Morning Report: 6 Things to Know About Family Separations at the Border - Voice of San Diego

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Morning Report: 6 Things to Know About Family Separations at the Border

Asylum-seekers from Central America traveling in a caravan arrive at the border. / Photo by Adriana Heldiz

The Trump administration’s policy of separating families and children at the border blew up the news cycle Monday.

A group of lawmakers including House Minority Leader Nancy Pelosi condemned the policy after touring the San Diego border and visiting a detention facility.

Homeland Security Secretary Kirstjen Nielsen gave an explosive press conference in which she falsely claimed only Congress could stop the policy.

Our border reporter Maya Srikrishnan can help you cut through all the chaos. She wrote this FAQ about what’s behind the policy, how it impacts those seeking asylum in the United States and how San Diego in particular is being impacted.

 KPBS’s Megan Burks writes about the challenges and triumphs of Leon Sanchez Reyes, a UC San Diego student whose parents were deported two weeks before he began college. He had to keep the family landscaping business going. He graduated last weekend.

The Mexican Presidential Election Is Around the Corner

In the Border Report, Srikrishnan checks in on the upcoming Mexican presidential election.  Corruption and violence are top issues. One thing that hasn’t been a big deal in the contest: the United States. “The U.S. has not been bashed in the Mexico election because at the end of the day, we all recognize that the U.S. is so important to Mexico that we have to be the adult in the room,” said one expert on U.S-Mexico relations.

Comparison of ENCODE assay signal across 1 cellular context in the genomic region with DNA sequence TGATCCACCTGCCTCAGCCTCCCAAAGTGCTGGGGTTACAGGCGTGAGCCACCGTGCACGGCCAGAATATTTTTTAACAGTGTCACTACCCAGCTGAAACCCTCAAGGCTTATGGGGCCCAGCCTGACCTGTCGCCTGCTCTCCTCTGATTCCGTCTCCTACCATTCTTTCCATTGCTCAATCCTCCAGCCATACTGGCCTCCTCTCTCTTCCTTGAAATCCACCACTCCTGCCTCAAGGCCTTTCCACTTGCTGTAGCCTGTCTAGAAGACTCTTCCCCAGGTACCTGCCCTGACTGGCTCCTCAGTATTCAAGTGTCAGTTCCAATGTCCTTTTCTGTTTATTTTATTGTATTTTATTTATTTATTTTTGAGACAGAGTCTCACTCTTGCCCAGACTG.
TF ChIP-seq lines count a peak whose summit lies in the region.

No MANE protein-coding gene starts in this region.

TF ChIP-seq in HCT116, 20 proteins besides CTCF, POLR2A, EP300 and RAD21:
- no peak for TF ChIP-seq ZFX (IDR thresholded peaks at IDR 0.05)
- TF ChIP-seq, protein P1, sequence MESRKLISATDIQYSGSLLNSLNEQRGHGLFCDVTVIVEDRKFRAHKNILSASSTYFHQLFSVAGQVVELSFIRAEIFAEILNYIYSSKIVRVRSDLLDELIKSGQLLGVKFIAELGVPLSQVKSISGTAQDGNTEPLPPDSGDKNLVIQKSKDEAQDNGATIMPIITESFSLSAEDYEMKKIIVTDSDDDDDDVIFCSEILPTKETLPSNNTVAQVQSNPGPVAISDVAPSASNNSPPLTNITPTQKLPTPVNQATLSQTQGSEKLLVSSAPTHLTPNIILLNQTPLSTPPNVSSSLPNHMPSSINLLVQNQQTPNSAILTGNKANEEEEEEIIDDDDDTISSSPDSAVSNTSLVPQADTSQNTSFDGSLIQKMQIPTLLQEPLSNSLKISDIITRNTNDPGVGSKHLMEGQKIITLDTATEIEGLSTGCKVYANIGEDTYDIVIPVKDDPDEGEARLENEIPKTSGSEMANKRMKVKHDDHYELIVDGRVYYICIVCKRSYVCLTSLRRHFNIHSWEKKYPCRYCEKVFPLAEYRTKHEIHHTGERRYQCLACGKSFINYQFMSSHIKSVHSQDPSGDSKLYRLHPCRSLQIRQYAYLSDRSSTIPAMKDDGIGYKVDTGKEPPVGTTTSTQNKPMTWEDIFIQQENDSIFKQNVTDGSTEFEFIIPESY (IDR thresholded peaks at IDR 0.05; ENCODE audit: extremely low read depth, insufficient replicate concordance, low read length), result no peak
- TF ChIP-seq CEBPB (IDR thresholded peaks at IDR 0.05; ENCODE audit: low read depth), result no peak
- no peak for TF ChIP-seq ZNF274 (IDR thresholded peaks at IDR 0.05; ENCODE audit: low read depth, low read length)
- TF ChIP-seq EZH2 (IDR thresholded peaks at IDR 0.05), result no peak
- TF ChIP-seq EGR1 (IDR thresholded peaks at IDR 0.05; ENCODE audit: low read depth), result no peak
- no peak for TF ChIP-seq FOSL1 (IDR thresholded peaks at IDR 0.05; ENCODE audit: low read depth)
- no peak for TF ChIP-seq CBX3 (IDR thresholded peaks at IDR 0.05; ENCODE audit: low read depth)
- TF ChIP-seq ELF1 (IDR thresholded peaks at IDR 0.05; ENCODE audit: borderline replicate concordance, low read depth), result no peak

Speaking of the Mexican election, why is it all over my radio?

“Vote free. Vote free. You vote free. It is your decision because your vote counts and you will choose it,” declares the voice on 105.7 Max FM, a local radio station devoted to playing artists like Madonna, Billy Joel and Michael Jackson. “You vote free, you investigate proposals, you choose, and you demand to be fulfilled. You vote free. Because you care for Mexico. This July 1st. INE.”

Then it all repeats, threatening to give listeners a nasty case of repetitive weirdness disorder.

Across the English-language dial, San Diego radio fans are getting an earful about the upcoming Mexican presidential election from public service announcements like this one from Mexico’s election authority. Campaign ads are airing too.

“What are they claiming in this electoral process? What they want and what they claim is what they believe in,” says a head-scratching promo for a candidate for senator who believes in “freedom,” “Mexicans” and “the Mexican family.”

Shouldn’t Mexican politics be on Mexican radio stations? Yes, and that’s the point. While they broadcast in English, a long list of local radio stations —  including 91X, Magic 92.5, Mighty 1090 and Z90.3 — have transmitters in Mexico. That means they have to follow Mexican rules and play Mexican public service announcements and political commercials. The quirky part is that these don’t need to be in Spanish or even well-translated, making for some peculiar listening experiences.

“These non-paying PSAs can be a nuisance, but they’re 100 percent necessary to maintain a Mexican broadcasting license,” said former 91X host Chris Cantore. “In an effort to not turn off listeners, they are usually buried in spot blocks [blocks of ads], or reserved for weekend overnight broadcasting, when the listening audience is the smallest.”